A common trend on Finsta is the phenomenon of “sad posting,” where users vent and expose a negative side of themselves.

“I would say my Finsta is unconventional in that I try to send positivity on my account because I feel like Finsta is a breeding ground for hate and negativity, and I know a lot of people who primarily use their Finstas for that purpose” said Ahmed.

She described the content she typically sees on Finsta as “a lot of memes, people sharing information on fights they have with their parents, complaints on how their life isn’t as good as it could be, semi nude or nude photos and recently as my followers and I transitioned into college, a lot of drunken posts.”

Following someone’s Finsta account gives an inside look at the more taboo aspects of their life, creating another side to the way they are perceived. “Whatever you choose to publicize whether it’s on Finsta or not, there is subconscious judgment of your character that is bound to happen,” said Ahmed.

The growth of social media has taken hold of the way society communicates and views humanity. UTSA digital communication professor Dr. Seok Kang said that “as social media has become a sphere of expressing who we are and interaction with friends and followers, teens and college students use social media as a space to build self- and social identity.”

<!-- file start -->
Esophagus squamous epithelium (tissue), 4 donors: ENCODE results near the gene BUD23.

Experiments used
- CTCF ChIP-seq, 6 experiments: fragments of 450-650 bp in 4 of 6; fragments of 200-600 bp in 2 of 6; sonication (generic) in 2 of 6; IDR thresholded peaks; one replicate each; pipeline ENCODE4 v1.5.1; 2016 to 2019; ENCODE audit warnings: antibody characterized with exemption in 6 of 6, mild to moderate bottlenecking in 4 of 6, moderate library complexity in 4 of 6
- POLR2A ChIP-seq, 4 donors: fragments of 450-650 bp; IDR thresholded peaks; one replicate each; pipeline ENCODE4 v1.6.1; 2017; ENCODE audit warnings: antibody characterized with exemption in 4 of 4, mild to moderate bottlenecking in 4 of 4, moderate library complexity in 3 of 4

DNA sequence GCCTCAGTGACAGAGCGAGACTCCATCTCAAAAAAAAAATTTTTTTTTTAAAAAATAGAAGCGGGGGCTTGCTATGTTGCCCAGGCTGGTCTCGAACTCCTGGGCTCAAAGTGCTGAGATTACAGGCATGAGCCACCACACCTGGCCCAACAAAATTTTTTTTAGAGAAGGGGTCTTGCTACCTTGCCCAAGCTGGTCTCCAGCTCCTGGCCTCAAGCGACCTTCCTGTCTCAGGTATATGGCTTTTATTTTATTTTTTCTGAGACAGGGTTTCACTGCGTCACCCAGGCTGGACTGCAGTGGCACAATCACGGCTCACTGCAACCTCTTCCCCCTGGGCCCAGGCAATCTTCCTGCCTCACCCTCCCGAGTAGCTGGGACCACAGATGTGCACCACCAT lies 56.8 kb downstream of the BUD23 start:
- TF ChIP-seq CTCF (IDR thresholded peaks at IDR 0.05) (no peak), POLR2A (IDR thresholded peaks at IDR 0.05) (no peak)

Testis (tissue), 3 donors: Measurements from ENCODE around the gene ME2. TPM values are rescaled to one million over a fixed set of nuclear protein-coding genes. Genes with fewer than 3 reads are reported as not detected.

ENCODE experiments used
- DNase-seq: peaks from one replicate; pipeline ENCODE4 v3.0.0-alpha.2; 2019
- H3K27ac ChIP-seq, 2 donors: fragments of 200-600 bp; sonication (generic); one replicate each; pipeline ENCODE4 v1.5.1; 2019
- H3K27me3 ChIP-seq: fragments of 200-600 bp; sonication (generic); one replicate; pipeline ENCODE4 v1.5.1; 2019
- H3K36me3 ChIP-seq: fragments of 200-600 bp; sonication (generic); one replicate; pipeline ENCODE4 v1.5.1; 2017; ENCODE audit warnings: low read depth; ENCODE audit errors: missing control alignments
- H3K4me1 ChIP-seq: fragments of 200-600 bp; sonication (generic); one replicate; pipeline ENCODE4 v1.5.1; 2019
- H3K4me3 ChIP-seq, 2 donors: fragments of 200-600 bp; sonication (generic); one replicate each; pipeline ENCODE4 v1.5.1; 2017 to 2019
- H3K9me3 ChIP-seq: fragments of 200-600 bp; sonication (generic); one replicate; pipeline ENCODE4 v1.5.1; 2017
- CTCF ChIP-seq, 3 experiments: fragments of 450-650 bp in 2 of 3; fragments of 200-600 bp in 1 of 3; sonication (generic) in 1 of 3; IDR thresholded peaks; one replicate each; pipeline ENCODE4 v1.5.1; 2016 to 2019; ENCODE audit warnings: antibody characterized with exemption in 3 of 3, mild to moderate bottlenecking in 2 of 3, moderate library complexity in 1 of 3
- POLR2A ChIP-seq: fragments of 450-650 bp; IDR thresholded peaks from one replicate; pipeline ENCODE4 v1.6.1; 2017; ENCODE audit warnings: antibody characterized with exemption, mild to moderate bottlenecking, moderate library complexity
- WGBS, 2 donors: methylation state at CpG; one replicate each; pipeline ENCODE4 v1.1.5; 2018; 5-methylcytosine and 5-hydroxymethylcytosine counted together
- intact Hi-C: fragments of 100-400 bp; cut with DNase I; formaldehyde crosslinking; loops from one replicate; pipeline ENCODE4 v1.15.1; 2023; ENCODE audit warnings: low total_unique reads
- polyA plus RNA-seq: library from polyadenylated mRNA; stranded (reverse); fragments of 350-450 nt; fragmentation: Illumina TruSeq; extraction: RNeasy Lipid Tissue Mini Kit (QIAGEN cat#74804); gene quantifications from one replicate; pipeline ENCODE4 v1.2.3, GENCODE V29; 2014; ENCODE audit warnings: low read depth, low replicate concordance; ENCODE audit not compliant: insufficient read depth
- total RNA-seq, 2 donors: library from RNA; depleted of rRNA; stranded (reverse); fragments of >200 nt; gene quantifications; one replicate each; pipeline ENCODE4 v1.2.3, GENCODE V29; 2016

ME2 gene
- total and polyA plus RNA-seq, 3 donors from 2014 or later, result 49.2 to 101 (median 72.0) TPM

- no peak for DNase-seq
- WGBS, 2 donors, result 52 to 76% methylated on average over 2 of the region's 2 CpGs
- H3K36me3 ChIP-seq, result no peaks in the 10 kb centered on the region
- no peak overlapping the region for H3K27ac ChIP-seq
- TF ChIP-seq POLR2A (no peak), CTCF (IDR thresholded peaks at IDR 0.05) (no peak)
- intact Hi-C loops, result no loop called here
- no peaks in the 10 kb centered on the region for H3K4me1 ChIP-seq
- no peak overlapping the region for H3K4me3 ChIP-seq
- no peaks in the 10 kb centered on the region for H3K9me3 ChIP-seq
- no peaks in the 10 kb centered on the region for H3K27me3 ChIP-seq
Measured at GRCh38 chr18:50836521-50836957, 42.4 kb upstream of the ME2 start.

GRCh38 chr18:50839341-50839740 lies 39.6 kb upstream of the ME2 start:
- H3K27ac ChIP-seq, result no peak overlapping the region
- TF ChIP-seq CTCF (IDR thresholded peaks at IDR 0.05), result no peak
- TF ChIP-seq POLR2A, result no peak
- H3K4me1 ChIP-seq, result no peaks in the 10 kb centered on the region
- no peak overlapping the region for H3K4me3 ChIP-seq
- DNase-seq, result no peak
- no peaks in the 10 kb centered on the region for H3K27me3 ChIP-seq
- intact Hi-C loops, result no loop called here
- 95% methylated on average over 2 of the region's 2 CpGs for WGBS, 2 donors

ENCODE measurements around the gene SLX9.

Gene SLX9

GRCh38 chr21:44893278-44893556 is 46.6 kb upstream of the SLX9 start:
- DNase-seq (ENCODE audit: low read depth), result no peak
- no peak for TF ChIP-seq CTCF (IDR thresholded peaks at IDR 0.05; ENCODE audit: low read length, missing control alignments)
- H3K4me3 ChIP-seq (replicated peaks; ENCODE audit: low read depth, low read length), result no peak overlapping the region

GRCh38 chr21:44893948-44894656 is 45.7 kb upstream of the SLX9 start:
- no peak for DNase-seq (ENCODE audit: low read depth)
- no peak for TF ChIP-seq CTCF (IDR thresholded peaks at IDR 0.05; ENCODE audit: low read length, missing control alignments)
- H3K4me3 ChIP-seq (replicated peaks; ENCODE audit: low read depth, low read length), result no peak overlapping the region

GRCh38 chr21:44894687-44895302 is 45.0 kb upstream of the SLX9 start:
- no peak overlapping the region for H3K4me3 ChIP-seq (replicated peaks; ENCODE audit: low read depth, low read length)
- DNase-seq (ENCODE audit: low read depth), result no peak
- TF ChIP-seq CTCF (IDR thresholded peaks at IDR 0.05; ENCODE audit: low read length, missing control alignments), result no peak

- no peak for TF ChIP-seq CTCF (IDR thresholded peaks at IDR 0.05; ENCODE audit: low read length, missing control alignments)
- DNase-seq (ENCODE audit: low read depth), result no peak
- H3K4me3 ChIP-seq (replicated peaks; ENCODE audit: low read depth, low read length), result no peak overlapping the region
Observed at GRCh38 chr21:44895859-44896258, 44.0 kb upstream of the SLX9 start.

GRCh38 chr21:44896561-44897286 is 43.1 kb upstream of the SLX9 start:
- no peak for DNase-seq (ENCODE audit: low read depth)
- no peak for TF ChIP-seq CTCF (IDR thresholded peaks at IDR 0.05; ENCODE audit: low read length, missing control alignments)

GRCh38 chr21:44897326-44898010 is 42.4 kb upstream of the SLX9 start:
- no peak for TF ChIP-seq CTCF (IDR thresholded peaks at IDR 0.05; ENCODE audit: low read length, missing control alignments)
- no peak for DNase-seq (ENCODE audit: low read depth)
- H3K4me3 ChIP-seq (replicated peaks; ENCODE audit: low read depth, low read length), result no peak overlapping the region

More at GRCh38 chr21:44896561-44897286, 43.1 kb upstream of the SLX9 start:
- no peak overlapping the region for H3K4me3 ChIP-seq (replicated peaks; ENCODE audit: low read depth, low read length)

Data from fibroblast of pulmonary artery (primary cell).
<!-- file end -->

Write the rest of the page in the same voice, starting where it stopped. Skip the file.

While to the average social media user Instagram and other platforms are just places to essentially create a digital scrapbook, there is a science behind it all. The communication theories of self identity and social identity relate to the Finsta phenomenon. According to Dr. Kang, self-identity theory states that the motivation of self-identity via mediated communication channels influences social well-being.

The term well-being in this case is used to describe self esteem, social health, mental health and narcissism. Referring to Finsta users in relation to the self-identity theory, The theory of social identity states that people use the groups they belong to as a source of pride and self esteem.

By creating a second account, Finsta users are creating a second social circle to cater to, giving them another place they can receive validation and acceptance.